Please join us on Friday May 12 from 1:00-4:30pm in Soda 306 for a mini-workshop on recent research in Visualization techniques.
Visualizations are displays that are designed to convey information. They capitalize on human facilities for processing visual information and when well designed they can improve comprehension, memory, inference, and decision making. Yet, designing visualizations remains a difficult and time-consuming task. Research on visualization techniques is aimed at developing principles, algorithms and methodologies that will make it easier to produce effective visual displays.
On May 12 we will be hosting talks from a number of visualization researchers.
1:00-1:05: Maneesh Agrawala - Welcome and Introductions
1:05-1:25: Jeff Heer - Multi-Scale Banking to 45 Degrees
1:30-2:20: Jock Mackinlay & Chris Stolte - Visual Interfaces for Databases
2:30-2:55: Steve Drucker - Novel Interfaces for Working with Digital Photo Collections
3:00-3:25: Tamara Munzner - An Evaluation of Pan&Zoom and Rubber Sheet Navigation with and without an Overview
3:30-3:55: Stephen Few - Bridging the InfoVis Chasm
4:00-4:25: Marti Hearst - Tailored vs. Off-the-Shelf Infoviz Solutions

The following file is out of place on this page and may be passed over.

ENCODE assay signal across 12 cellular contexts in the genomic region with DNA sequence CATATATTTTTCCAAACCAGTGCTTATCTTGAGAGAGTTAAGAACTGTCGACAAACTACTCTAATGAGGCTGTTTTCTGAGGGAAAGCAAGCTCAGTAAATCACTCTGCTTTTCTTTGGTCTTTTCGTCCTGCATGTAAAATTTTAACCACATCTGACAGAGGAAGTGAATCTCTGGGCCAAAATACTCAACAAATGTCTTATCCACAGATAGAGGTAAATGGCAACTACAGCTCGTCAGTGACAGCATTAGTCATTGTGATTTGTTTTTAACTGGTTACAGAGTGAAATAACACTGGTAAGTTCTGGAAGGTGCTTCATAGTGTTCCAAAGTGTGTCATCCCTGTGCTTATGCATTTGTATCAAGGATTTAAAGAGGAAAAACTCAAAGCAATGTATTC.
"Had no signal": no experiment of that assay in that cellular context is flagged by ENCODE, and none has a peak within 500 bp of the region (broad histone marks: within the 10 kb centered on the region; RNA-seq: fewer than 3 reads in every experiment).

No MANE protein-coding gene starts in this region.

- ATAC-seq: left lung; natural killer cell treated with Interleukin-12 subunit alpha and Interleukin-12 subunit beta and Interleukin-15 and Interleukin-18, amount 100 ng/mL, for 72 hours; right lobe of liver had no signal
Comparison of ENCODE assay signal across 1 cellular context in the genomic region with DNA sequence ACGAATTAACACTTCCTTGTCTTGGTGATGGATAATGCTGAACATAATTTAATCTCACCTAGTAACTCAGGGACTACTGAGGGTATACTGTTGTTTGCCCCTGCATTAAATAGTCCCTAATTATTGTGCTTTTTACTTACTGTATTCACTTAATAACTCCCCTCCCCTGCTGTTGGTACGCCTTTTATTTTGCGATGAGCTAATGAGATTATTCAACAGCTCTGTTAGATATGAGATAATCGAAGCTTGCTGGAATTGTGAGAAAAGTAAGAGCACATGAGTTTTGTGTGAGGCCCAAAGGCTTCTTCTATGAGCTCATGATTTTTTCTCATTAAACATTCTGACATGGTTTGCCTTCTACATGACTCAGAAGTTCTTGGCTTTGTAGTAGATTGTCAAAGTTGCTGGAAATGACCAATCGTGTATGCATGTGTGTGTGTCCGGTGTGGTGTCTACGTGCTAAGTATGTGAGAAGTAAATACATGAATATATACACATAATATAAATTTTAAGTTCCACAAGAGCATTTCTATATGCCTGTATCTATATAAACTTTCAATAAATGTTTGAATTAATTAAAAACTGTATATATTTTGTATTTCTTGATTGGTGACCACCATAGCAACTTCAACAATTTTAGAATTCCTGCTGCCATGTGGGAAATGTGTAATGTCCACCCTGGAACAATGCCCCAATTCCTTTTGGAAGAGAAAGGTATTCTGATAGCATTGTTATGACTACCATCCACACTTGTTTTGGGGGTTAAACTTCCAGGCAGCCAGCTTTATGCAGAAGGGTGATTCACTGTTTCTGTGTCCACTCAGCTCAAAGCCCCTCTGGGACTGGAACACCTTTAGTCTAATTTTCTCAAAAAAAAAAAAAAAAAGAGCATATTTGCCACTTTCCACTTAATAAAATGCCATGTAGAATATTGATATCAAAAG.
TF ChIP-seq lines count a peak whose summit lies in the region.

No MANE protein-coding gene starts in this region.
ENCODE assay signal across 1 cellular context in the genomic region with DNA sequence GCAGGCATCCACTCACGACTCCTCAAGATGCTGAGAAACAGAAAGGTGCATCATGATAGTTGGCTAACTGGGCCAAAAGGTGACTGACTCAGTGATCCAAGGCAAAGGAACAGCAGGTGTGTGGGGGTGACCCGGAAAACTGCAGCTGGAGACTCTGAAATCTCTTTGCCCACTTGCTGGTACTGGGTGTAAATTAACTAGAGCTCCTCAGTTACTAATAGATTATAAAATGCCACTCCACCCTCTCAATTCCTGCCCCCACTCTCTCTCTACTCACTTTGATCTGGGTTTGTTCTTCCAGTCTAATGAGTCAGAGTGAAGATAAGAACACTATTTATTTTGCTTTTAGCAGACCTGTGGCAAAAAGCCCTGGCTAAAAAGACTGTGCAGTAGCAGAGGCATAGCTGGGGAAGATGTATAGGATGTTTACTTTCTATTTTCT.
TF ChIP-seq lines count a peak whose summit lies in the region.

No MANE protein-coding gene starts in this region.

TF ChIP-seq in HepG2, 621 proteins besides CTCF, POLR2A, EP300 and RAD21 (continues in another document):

Multi-Scale Banking to 45 Degrees
In his text Visualizing Data, William Cleveland demonstrates how the aspect ratio of a line chart can affect an analyst’s perception of trends in the data. Cleveland proposes an optimization technique for computing the aspect ratio such that the average absolute orientation of line segments in the chart is equal to 45 degrees. This technique, called banking to 45°, is designed to maximize the discriminability of the orientations of the line segments in the chart. In this talk, we revisit this classic result and describe two new extensions. First, we propose alternate optimization criteria designed to further improve the visual perception of line segment orientations. Second, we develop multi-scale banking, a technique that combines spectral analysis with banking to 45°. Our technique automatically identifies trends at various frequency scales and then generates a banked chart for each of these scales. We demonstrate the utility of our techniques in a range of visualization tools and analysis examples.
Novel interfaces for working with digital photo collections
Managing the ever growing personal collections of digital photographs is becoming an increasing challenge. This talk will highlight three novel interfaces that explore different aspects of photo collection management on rich clients. All the interfaces use animation to help the user maintain context as they explore the collection. The first interface MediaFrame is a system designed to help users create annotations and add metadata to photos by combining automatic assistance, smooth motion, and simple, consistent tools. The second TimeQuilt explores how to scale and browse larger collections of photos without extensive annotation. Finally, PhotoTriage, is aimed specifically at the task of quickly sorting recent photos into different categories.
Visual Interfaces for Databases
Jock Mackinlay & Chris Stolte